Austin, Texas, SXSW 2005
Caribbean Lights, Saturday, March 19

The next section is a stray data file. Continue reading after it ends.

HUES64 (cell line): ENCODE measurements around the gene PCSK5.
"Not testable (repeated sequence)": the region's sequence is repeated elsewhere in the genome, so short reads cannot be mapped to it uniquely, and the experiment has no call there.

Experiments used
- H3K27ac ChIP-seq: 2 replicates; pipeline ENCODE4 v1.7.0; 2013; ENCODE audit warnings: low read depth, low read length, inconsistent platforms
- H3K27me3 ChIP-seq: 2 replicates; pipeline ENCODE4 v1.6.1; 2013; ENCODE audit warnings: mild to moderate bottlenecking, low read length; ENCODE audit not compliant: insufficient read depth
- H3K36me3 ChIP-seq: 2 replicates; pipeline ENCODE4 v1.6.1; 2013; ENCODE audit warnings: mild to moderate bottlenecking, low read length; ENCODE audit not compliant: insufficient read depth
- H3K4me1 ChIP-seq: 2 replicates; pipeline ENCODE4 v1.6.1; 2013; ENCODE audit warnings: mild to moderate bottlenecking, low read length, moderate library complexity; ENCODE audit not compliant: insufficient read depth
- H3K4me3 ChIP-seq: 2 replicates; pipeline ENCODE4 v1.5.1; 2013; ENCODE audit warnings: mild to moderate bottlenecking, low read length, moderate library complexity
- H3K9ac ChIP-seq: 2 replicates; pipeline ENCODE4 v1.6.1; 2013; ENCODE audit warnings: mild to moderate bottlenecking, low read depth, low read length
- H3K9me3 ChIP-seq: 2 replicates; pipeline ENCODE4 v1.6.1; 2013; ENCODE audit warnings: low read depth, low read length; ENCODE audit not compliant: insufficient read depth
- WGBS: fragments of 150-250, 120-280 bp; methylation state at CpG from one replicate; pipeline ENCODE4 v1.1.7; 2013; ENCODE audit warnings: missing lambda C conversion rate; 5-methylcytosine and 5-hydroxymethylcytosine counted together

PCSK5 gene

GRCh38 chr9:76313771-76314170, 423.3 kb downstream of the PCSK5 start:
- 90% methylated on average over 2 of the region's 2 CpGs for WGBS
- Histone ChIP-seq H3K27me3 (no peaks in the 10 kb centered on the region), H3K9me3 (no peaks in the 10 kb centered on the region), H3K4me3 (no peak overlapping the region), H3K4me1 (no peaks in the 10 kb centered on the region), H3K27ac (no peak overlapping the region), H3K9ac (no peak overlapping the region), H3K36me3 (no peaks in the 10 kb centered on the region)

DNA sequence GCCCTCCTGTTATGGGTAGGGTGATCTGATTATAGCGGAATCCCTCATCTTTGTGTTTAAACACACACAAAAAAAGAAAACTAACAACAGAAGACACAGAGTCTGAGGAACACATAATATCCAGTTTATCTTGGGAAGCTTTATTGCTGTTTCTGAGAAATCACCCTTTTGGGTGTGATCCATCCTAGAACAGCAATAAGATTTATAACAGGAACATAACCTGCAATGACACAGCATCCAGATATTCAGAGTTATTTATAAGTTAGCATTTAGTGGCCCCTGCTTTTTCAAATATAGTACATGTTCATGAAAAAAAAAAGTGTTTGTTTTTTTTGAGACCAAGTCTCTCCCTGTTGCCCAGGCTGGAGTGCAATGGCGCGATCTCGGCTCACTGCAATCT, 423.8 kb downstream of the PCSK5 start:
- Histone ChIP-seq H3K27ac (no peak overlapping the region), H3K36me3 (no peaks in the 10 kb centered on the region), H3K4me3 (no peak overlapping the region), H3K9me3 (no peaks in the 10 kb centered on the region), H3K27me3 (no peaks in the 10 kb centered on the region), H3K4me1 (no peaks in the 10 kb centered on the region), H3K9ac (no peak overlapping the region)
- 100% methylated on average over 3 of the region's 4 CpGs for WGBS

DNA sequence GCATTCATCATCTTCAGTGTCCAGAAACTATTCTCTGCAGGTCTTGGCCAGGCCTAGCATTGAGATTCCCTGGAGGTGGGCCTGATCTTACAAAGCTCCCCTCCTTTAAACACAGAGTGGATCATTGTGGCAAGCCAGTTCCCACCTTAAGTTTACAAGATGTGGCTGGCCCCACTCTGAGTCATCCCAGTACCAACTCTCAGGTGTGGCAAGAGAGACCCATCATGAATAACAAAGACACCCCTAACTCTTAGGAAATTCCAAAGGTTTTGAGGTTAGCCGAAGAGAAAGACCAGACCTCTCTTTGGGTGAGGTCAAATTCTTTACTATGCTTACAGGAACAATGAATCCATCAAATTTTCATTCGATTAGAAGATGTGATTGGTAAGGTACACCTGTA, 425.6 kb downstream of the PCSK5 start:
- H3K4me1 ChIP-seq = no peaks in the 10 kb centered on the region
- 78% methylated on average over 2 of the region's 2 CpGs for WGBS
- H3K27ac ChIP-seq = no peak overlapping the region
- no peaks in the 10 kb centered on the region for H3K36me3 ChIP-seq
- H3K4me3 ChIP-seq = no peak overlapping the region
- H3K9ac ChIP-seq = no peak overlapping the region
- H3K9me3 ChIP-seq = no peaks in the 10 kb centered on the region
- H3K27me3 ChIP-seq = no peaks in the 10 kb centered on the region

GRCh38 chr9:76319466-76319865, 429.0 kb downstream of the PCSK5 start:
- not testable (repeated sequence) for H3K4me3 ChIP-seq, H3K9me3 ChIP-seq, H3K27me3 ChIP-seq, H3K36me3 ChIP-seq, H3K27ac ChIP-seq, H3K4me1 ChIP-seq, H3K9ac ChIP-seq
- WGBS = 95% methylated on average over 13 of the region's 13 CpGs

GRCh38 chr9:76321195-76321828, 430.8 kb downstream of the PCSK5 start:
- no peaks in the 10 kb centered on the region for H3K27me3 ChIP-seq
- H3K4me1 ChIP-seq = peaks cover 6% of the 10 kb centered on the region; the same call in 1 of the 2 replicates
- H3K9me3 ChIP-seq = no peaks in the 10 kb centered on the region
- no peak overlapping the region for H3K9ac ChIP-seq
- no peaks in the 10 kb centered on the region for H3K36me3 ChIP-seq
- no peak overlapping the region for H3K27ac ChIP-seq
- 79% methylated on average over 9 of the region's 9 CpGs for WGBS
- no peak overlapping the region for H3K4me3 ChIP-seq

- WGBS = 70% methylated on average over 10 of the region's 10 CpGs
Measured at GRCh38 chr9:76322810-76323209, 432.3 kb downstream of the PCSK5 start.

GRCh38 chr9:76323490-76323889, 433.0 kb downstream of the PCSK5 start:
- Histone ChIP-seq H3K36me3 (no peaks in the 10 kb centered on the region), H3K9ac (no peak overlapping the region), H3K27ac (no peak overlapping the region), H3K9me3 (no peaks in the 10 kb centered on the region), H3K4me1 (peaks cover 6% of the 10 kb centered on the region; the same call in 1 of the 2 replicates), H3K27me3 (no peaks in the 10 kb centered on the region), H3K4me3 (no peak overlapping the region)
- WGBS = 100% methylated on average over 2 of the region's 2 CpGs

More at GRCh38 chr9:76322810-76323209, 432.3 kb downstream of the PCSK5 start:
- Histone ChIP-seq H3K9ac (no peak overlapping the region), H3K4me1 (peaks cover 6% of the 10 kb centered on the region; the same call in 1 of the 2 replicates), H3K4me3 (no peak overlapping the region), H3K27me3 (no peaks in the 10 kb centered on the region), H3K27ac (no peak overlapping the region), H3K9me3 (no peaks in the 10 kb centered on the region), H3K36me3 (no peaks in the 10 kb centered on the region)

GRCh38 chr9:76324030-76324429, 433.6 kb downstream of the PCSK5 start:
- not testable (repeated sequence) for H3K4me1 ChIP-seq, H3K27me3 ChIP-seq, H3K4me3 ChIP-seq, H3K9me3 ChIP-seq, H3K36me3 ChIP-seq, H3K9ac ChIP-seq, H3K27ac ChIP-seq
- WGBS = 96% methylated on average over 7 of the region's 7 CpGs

"We love you but you don't jump enough," joked Faada Freddy to a Caribbean Lights crowd so hopped up on Daara J's rhythms that its collective verticality reverberated hearts and walls alike. The Senegalese trio's energetic repertoire staked a legitimate claim on the true origins of rap by pointing to the West African tasso tradition and its superior precedent as a functional community artform. Drawing heavily from 2004's Boomerang, a world music chart-topper throughout Europe, Daara J adamantly insisted, "It's not about bling bling, and we don't call our women 'bitches.'" Instead Freddy, Aladji Man, and N'Dongo D traversed an entire diaspora of style, referencing American and Jamaican sounds in legion with the linguistic beauty of their native Wolof dialect. Affecting call and response routines that conjured the feel of a savannah sing-along if not that of a full-scale carnival, Daara J resurrected the role of entertainers as firebrands of the public rather than proprietors of their own selfishness. "If you live by the rhyme then you die by the rhyme" becomes a much more digestible root to swallow through the example of Daara J infusing their set with a consciousness that smiles in the face of the inevitable.